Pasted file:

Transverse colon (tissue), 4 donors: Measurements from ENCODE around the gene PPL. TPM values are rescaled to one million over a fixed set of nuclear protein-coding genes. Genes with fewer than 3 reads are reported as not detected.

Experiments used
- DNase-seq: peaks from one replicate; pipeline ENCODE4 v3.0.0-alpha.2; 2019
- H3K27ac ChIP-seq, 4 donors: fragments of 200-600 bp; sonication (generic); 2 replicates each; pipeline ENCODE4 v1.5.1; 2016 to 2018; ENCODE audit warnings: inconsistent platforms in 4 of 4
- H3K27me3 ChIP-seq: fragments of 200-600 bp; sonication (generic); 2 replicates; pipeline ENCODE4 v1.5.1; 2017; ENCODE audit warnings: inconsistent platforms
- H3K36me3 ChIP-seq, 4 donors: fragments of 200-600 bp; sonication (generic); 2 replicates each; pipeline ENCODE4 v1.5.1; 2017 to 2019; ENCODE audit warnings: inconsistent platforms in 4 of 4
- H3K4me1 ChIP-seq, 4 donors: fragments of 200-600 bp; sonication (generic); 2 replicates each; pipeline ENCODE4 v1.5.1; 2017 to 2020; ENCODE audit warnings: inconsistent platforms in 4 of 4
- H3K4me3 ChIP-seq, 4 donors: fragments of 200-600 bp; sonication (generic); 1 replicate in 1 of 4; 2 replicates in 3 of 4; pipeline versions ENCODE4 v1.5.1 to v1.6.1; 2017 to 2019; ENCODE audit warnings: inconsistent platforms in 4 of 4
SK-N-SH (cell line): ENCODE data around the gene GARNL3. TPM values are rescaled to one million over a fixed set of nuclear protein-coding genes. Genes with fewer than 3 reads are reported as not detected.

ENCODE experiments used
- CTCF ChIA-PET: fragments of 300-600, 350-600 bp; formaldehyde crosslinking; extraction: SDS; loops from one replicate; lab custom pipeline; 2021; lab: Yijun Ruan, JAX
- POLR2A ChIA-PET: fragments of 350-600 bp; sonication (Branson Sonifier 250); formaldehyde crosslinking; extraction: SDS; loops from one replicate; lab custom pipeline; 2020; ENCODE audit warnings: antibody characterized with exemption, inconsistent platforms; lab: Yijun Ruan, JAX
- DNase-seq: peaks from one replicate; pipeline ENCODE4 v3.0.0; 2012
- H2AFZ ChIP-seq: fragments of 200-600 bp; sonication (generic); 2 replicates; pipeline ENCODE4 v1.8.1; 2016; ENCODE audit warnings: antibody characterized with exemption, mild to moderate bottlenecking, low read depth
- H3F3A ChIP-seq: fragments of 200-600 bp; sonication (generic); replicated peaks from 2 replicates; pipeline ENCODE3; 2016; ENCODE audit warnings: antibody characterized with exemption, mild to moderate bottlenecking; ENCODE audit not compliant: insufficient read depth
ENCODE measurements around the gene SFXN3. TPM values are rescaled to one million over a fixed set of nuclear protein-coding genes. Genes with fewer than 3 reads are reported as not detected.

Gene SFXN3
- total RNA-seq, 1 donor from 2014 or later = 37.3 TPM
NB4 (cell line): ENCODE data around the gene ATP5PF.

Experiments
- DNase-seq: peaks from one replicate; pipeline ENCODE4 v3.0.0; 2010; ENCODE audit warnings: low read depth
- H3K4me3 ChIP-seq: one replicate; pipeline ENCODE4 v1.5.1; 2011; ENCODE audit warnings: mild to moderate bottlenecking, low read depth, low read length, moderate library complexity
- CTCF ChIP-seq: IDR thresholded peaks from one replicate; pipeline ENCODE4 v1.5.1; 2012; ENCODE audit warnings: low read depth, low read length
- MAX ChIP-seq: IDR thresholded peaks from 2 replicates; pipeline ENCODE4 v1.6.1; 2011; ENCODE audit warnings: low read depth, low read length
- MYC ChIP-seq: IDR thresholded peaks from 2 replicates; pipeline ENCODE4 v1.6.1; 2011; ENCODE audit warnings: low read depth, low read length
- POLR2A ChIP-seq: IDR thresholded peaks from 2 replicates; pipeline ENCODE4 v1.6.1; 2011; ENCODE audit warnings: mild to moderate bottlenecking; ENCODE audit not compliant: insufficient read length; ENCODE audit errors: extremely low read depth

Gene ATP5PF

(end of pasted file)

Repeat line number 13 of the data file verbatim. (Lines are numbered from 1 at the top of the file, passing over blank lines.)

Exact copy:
- DNase-seq: peaks from one replicate; pipeline ENCODE4 v3.0.0; 2012